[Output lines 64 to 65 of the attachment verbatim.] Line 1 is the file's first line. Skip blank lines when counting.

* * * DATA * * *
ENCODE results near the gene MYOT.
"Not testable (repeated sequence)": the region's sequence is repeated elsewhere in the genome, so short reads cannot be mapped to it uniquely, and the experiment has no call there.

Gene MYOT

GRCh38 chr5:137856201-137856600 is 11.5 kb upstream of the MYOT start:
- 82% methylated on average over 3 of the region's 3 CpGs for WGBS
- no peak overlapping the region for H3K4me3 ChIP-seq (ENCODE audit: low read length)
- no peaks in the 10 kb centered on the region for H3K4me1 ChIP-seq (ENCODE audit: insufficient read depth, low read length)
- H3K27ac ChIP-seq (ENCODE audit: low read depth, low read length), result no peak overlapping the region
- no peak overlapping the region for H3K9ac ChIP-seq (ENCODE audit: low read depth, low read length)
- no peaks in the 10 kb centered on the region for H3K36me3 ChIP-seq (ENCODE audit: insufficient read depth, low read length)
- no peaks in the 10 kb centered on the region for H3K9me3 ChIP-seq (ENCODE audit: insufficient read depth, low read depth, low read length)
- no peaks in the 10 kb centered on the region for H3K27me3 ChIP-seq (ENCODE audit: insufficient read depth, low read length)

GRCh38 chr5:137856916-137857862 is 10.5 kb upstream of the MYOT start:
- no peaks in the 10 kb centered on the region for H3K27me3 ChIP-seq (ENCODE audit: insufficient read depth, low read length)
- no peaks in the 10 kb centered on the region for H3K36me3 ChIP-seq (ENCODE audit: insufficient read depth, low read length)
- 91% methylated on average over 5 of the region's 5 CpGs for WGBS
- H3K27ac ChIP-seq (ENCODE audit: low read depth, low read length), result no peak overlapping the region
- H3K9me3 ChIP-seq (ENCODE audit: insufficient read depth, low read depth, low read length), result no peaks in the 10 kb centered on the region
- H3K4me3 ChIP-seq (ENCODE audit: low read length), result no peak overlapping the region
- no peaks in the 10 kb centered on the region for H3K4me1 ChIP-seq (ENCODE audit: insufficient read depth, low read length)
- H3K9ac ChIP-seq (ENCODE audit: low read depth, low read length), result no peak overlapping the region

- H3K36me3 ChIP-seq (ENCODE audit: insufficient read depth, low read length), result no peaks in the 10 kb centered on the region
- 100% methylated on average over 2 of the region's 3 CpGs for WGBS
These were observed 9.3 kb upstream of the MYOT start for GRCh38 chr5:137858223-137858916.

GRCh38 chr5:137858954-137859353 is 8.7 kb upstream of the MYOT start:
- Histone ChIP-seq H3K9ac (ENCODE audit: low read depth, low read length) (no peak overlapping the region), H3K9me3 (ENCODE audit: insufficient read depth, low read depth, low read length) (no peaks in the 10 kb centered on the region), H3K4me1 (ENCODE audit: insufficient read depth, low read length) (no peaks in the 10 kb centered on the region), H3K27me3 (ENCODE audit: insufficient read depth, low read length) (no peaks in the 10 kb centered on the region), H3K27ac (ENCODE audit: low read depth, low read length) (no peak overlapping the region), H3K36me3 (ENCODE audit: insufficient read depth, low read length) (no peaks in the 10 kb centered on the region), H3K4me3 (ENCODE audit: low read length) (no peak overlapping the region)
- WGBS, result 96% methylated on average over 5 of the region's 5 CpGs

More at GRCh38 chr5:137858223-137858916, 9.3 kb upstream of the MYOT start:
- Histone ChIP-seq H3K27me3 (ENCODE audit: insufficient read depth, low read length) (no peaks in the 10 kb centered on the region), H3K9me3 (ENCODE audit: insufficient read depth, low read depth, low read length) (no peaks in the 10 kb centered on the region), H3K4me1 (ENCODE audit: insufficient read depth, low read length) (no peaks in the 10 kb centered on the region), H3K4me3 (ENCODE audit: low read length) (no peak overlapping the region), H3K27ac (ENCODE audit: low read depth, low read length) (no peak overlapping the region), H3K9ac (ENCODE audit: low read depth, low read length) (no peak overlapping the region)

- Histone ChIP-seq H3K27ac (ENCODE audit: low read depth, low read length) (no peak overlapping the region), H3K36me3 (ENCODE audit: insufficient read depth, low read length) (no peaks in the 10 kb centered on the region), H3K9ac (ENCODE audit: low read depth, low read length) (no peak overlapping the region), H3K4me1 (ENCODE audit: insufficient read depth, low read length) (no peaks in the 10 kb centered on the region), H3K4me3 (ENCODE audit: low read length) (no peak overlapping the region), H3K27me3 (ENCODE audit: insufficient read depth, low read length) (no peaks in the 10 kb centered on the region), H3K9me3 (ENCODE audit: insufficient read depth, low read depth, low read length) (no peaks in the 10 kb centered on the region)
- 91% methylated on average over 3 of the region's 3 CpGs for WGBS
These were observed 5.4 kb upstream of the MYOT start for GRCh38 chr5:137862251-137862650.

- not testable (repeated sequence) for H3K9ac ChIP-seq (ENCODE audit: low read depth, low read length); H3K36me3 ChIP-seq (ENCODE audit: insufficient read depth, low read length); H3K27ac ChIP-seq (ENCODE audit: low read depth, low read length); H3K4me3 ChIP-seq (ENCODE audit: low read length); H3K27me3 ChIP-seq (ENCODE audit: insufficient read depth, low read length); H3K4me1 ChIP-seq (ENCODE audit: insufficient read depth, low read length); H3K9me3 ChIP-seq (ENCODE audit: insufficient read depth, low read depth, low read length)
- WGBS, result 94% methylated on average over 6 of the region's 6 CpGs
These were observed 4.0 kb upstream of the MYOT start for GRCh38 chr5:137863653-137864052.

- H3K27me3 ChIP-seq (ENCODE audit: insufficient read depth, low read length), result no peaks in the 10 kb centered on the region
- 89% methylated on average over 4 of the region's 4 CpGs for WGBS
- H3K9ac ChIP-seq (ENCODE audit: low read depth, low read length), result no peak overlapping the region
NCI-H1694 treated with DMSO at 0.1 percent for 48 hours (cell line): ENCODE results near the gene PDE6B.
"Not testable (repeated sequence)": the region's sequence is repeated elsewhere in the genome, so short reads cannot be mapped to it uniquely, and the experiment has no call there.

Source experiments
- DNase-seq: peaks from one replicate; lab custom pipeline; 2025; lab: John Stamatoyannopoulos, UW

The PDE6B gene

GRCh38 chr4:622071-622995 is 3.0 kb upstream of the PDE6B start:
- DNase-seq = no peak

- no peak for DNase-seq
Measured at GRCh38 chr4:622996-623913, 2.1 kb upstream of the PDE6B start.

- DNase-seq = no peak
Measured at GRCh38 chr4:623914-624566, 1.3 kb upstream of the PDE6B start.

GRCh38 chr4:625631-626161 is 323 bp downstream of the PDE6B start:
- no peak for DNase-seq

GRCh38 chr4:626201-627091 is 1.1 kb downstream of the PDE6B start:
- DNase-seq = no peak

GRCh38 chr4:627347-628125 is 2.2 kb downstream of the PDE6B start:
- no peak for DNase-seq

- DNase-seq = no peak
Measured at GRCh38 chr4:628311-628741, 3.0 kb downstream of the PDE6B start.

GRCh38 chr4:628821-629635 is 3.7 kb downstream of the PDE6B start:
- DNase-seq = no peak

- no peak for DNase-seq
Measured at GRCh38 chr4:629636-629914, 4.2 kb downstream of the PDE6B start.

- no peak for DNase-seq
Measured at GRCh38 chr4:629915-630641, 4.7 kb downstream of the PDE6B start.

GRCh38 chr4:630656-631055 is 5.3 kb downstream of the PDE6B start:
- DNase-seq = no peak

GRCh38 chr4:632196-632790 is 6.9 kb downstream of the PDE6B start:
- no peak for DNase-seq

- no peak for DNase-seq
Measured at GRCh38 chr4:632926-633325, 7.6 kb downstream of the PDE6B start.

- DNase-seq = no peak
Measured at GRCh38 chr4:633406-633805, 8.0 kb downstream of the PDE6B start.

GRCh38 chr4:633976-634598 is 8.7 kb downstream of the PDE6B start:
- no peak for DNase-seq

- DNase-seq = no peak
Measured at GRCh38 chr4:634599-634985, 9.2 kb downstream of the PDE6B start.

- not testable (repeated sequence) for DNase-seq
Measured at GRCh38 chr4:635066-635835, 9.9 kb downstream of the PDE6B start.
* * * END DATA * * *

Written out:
GRCh38 chr4:630656-631055 is 5.3 kb downstream of the PDE6B start:
- DNase-seq = no peak